Two state senators are proposing an energy policy that would formalize former Gov. Sarah Palin's goal of Alaska getting half of its electricity from renewables by 2025.
"We're at 24 percent already, so we're halfway there with the hydroelectric projects we've already got," said Sen. Bill Wielechowski, D-Anchorage.
Wielechowski and Sen. Lesil McGuire, R-Anchorage, announced the draft plan in Anchorage on Monday. They co-chair the Senate Resources Committee.
Sen. Dennis Egan, D-Juneau, was quick to praise the plan for its goal of further developing Southeast Alaska's hydroelectric resources.
"I'm really happy they're including Southeast in there, we're like the Saudi Arabia of renewable energy," he said.
The main goal of the plan is to see that Alaskans have reliable energy supplies at the lowest long-term cost possible, and balancing the needs of both urban and rural Alaskans.
The senators are seeking comments before the plan is finalized through public hearings and the Senate Energy Committee's Web site at http://energy.aksenate.org. The plan will be turned into legislation in the upcoming session.
The first public hearing is Friday in Anchorage at the Alaska Federation of Natives' annual conference, the committee said. Legislative committees have already held hearings in Southeast as part of six months of hearings and research, after which the committee drafted the plan.
The House of Representatives will be using that input in developing legislation to adopt the final plan as state policy, leaders of key House committees said.
"Getting the rural perspective in addition to the monthly stakeholders meetings we've been holding will be invaluable to the bill the House will be introducing to create a statewide energy policy," said Rep. Bryce Edgmon, D-Dillingham, in a press release announcing the hearings.
Edgmon co-chairs the House Energy Committee, along with Rep. Charisse Millett, R-Anchorage. The committee had held hearings throughout the state during the past year.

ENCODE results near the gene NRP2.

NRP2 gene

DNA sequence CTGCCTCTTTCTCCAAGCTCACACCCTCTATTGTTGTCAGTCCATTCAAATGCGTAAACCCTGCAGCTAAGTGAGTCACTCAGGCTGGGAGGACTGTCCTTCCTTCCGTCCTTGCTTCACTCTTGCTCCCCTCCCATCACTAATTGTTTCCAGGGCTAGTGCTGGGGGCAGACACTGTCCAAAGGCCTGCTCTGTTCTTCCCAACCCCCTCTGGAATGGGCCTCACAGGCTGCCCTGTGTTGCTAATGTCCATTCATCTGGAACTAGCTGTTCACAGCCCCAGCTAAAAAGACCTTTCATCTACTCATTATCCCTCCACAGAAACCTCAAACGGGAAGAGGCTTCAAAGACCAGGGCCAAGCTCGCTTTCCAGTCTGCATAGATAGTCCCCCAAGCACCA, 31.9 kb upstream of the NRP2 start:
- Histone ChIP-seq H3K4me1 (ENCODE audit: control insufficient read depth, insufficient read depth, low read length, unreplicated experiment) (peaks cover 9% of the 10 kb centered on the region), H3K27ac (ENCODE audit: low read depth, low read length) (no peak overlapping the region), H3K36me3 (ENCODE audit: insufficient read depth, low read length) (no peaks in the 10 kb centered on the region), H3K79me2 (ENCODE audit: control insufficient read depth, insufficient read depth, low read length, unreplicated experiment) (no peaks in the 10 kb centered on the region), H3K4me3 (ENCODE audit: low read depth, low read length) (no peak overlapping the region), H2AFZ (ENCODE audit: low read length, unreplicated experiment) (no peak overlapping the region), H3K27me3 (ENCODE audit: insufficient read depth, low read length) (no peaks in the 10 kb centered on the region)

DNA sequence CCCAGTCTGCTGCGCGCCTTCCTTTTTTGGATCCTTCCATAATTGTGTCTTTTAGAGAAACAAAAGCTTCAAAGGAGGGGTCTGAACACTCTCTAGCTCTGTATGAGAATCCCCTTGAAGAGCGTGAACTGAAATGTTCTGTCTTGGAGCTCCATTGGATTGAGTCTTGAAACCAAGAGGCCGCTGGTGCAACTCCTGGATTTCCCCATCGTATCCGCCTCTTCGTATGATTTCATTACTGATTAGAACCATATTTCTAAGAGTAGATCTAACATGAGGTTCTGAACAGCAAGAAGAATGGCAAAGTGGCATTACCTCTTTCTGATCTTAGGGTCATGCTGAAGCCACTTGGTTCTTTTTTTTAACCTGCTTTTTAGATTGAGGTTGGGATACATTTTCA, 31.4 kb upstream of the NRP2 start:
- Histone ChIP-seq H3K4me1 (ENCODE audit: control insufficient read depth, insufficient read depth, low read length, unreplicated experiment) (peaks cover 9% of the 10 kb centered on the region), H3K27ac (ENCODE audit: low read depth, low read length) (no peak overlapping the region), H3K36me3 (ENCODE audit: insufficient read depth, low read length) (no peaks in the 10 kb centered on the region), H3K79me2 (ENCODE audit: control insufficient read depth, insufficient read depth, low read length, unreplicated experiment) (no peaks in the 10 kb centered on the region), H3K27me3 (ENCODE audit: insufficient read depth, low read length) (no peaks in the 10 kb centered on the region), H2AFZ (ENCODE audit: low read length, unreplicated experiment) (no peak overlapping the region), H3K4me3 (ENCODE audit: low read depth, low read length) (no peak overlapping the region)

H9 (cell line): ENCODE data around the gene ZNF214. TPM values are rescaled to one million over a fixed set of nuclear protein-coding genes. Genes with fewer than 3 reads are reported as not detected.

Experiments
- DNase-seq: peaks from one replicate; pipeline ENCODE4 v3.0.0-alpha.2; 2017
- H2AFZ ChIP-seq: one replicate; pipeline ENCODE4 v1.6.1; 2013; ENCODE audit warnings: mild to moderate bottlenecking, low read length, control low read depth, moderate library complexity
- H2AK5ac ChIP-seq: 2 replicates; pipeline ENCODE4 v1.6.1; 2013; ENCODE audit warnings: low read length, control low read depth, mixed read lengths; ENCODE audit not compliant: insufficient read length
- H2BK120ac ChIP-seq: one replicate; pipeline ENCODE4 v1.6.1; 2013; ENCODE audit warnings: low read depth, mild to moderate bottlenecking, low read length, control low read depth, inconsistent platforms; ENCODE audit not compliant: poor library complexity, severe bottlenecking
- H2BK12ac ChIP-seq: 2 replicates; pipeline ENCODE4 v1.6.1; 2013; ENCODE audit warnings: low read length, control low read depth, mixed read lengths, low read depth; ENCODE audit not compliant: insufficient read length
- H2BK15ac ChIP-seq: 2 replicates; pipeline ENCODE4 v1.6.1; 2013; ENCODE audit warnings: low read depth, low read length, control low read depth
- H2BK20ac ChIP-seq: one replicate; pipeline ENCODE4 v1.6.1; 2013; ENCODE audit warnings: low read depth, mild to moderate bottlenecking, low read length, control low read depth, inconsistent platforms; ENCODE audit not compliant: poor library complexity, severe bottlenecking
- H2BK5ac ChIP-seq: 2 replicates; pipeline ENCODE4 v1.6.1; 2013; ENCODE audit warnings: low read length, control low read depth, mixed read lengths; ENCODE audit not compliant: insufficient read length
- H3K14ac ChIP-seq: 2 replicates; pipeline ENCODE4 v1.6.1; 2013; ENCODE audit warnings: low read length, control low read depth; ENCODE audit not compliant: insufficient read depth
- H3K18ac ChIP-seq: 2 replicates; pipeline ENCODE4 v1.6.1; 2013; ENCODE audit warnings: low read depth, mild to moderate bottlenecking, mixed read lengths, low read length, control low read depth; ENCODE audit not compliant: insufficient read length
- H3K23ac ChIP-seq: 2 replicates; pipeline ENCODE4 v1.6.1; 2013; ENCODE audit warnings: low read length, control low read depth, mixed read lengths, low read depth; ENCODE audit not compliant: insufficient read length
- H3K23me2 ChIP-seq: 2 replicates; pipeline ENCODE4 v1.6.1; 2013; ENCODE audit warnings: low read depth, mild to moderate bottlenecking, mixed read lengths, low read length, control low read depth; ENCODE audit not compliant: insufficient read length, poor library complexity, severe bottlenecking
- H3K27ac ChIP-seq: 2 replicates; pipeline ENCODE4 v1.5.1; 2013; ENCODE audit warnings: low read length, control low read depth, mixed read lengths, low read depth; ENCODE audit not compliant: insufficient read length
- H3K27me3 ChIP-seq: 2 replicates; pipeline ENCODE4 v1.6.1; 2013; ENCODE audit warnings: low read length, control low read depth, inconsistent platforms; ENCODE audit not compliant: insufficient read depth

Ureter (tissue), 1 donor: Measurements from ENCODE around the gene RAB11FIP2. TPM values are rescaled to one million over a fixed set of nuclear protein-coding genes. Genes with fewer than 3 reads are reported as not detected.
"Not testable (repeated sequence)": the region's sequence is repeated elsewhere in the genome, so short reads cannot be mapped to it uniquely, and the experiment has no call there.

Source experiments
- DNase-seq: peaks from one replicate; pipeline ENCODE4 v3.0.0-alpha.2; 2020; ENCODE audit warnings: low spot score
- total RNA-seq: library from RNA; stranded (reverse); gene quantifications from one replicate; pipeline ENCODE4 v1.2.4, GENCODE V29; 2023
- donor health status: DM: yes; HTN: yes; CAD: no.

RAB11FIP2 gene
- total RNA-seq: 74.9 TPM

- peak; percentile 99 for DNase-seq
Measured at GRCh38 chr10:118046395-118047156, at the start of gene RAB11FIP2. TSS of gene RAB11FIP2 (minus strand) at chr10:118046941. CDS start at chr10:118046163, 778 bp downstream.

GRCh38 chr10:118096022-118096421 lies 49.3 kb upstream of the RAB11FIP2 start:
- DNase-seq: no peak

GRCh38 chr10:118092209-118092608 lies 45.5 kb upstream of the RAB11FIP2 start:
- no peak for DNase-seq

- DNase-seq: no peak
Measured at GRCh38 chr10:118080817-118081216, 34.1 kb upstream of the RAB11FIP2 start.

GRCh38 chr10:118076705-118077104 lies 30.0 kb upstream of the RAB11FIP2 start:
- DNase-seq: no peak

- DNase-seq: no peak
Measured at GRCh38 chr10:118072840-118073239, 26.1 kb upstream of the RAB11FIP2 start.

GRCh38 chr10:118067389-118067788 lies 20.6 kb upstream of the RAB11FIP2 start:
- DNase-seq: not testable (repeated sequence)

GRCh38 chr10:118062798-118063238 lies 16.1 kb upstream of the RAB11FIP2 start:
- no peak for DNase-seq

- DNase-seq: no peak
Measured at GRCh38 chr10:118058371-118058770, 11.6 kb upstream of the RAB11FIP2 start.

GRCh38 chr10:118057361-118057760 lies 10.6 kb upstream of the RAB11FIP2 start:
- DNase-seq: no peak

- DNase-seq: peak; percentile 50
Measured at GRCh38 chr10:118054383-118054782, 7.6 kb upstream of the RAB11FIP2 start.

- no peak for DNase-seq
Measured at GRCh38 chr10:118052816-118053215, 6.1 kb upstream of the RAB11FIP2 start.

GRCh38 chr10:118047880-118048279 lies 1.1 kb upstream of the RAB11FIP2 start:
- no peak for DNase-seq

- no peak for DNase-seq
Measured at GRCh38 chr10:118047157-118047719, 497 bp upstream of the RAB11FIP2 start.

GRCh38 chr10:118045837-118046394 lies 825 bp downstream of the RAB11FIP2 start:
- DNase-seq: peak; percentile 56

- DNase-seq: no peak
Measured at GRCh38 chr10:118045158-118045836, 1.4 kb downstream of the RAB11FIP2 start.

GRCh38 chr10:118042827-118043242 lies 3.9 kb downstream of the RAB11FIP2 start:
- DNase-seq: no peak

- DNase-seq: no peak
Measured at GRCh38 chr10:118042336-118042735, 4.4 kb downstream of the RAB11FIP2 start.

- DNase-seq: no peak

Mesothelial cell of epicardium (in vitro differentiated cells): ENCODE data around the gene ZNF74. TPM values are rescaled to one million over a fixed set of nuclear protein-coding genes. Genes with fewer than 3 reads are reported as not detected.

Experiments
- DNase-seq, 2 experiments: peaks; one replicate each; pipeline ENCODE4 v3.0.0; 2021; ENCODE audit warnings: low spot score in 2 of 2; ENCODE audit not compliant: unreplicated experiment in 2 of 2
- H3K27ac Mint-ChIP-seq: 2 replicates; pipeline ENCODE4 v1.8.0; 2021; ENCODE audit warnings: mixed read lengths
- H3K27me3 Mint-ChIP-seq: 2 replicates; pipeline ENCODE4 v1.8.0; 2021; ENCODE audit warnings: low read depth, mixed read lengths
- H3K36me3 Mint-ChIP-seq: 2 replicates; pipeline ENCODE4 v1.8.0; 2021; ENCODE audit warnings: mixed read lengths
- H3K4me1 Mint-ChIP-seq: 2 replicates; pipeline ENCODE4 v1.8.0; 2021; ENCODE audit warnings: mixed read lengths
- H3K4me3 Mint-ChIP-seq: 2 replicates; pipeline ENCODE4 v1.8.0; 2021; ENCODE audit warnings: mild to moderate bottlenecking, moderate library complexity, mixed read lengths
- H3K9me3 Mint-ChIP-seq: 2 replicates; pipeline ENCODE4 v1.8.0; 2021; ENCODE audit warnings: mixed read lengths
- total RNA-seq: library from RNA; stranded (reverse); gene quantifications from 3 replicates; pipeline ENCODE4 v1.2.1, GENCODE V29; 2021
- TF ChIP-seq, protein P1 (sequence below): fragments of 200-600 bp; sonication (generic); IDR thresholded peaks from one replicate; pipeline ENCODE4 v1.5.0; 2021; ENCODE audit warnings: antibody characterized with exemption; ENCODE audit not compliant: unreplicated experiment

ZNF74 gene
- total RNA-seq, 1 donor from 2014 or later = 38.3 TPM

The Senate's draft plan places a strong emphasis on actions that can be taken in Southeast, including further work on the region's electric intertie, prioritizing Southeast power projects and putting money into the Southeast Alaska Energy Fund.
Southeast has tremendous hydroelectric resources that have provided low cost power for Juneau, Ketchikan and Sitka, but doesn't have Anchorage's low-cost natural gas for heating, which Wielechowski said was taken into consideration by the plan.
"People in Southeast are paying huge amounts for heating oil, and we thought it was important to reach out to Southeast," Wielechowski said.
One thing the plan doesn't do is decide what the solutions should eventually be.
Studies are underway to look at the financial feasibility of a small natural gas pipeline from the North Slope to Southcentral, as well as huge new hydroelectric projects such as Chakachamna Lake near Anchorage. Both may not be possible, Wielechowski acknowledged, but the plan doesn't determine which is best before the studies are done," Wielechowski said.
"It doesn't try to pick winners," he said.
The plan also recommends continued aggressive steps toward better efficiency, including loans to help fishermen upgrade to more energy efficient equipment, as well as continued weatherization efforts.
Contact reporter Pat Forgey at 523-2250 or firstname.lastname@example.org.